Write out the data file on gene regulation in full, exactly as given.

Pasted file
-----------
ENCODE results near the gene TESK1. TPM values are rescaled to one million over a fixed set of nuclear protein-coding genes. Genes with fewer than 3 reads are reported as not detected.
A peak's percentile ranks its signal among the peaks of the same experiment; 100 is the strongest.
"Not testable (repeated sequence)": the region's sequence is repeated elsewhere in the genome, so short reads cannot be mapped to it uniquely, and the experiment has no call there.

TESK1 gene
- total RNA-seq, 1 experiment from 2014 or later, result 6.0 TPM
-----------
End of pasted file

ENCODE results near the gene TESK1. TPM values are rescaled to one million over a fixed set of nuclear protein-coding genes. Genes with fewer than 3 reads are reported as not detected.
A peak's percentile ranks its signal among the peaks of the same experiment; 100 is the strongest.
"Not testable (repeated sequence)": the region's sequence is repeated elsewhere in the genome, so short reads cannot be mapped to it uniquely, and the experiment has no call there.

TESK1 gene
- total RNA-seq, 1 experiment from 2014 or later, result 6.0 TPM